Schools act against arson
Research shows that they react against order, seek revenge and start blazes in schools to conceal a break-in or simply for fun.
The danger month is May when there is exam pressure, warmer weather and lighter nights so more young people are out and about. A second trigger time is at the end of the summer holidays.
A theatre-based national initiative called ACT (Arson Combated Together) was yesterday (Thursday) launched at Caldervale High in Airdrie to educate pupils about the damaging consequences of fire-raising. It will tour secondaries in the central belt before heading south to the rest of the UK.
Zurich Municipal, the insurance company funding the project, points out that Scotland accounts for a third of the total cost of school fires in the UK.
Caldervale has had three malicious attacks in the past 15 years, the last three years ago when a fire was started in a cupboard in the home economics department, which had easy access from the roof. The deputy head was the first to detect smoke and janitors put out the flames.
Four years before, an overnight break-in and fire in the same department caused major destruction. The cost of rebuilding, lost equipment and water damage ran to pound;60,000.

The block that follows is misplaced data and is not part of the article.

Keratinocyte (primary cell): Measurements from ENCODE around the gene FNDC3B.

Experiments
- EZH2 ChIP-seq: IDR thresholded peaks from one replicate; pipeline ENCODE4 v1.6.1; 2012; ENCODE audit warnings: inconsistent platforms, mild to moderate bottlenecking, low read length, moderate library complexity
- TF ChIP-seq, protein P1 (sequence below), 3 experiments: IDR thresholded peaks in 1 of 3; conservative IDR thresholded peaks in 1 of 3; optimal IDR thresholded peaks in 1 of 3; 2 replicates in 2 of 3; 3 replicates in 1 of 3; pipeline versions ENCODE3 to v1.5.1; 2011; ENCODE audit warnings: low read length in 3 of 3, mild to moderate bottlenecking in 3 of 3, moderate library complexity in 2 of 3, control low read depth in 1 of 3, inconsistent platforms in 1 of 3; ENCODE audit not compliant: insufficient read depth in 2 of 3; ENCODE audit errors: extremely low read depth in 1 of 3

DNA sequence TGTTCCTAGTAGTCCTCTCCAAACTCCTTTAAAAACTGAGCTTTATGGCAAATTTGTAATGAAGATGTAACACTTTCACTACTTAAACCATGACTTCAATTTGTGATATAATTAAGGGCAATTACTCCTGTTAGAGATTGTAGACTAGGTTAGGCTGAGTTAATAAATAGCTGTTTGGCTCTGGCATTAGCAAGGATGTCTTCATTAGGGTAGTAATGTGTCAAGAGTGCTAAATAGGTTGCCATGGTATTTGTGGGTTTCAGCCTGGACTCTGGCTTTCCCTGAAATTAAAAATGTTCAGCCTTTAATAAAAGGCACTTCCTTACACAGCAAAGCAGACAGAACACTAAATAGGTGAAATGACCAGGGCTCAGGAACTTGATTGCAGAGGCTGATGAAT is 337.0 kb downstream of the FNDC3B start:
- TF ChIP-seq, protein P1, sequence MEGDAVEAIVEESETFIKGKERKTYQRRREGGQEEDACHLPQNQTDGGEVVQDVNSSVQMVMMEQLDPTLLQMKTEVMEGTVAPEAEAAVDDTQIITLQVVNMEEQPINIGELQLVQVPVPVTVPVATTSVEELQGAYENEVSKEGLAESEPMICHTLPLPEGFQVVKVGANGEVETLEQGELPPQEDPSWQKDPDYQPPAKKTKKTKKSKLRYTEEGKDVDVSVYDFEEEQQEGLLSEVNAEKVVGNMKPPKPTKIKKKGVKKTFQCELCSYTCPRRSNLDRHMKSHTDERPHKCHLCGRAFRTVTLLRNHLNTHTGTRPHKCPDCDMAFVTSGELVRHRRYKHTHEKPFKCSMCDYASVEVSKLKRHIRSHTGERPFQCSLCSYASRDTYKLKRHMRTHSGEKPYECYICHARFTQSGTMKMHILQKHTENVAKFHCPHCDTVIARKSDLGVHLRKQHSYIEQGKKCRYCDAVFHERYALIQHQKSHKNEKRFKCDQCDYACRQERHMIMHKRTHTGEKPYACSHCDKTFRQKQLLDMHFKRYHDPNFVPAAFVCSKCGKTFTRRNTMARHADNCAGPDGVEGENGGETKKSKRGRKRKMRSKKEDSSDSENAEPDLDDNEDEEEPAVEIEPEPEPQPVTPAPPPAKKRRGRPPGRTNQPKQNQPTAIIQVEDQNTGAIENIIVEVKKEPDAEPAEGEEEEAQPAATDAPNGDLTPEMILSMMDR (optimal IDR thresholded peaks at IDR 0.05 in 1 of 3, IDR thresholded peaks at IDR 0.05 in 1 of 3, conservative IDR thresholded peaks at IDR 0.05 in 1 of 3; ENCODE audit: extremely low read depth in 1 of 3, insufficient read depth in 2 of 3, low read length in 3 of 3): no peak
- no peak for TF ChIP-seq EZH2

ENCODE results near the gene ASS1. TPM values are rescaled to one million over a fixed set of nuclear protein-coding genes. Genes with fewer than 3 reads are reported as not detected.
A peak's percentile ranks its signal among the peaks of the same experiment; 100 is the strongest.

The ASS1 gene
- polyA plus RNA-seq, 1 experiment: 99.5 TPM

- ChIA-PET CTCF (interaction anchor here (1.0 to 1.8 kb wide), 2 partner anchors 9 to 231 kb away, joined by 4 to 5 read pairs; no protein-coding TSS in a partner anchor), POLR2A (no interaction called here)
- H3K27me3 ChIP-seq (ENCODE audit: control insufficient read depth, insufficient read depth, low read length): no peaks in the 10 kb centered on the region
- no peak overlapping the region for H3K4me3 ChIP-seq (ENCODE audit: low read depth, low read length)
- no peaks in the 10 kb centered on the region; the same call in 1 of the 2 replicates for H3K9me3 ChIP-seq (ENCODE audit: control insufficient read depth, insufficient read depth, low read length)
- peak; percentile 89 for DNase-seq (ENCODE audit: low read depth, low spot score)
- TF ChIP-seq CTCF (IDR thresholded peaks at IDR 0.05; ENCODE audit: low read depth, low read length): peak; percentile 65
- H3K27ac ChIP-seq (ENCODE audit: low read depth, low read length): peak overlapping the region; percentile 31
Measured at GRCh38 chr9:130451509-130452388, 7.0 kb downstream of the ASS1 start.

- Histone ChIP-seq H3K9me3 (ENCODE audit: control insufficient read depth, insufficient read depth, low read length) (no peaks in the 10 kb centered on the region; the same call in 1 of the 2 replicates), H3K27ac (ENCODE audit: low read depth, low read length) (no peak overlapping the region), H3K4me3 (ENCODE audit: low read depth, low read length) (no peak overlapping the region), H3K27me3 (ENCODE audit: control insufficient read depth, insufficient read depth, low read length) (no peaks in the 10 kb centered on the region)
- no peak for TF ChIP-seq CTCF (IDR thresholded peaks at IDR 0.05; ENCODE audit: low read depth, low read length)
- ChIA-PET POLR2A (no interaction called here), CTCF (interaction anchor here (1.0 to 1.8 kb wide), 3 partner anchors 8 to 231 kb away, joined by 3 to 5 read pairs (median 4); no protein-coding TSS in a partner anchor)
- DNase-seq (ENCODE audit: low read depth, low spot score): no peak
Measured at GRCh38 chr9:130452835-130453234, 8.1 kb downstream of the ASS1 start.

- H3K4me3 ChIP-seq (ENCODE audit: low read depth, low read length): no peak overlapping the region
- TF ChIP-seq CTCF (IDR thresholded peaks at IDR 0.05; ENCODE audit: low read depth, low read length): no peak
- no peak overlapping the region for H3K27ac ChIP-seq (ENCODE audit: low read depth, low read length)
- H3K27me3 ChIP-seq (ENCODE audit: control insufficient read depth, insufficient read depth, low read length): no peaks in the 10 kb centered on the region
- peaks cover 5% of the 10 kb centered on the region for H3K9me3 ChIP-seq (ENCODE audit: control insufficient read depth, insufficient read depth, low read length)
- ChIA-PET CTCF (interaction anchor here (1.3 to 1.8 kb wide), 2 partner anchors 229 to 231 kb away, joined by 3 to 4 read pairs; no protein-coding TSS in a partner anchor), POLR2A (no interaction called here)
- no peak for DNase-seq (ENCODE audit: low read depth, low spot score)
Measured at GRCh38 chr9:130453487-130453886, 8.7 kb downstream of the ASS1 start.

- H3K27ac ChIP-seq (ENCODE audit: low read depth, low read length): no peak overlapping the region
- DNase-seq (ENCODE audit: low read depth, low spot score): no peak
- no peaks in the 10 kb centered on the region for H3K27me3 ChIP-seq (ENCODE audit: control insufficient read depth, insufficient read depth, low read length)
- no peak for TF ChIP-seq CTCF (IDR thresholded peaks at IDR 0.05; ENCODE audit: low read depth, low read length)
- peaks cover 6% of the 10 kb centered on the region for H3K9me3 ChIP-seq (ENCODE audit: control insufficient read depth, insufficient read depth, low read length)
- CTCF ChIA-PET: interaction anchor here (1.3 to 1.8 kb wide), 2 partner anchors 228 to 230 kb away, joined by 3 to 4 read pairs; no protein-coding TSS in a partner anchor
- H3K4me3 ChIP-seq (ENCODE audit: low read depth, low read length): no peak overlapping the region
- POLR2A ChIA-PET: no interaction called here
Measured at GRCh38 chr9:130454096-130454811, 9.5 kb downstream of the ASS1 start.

George Mackie, the deputy head, said the school took the issue very seriously and was proud to help launch the fire education scheme.
At St Maurice's High in Cumbernauld, a major fire last February destroyed half the extension after it began at 8.30pm. Sixteen of 60 classrooms were gutted and for three weeks younger pupils were bused to an empty primary while huts were put up on playing fields. Rebuilding will begin later this year at a cost of pound;2.5 million.
Peter Mulheron St Maurice's headteacher, said: "The cost of rebuilding is compounded by the loss of teaching resources and often there is substantial water damage. Fires can be a traumatic experience for staff and pupils."
The ACT initiative tries to get across the emotional, social and financial consequences of fire-raising and how it can affect communities, not just those directly involved in the school.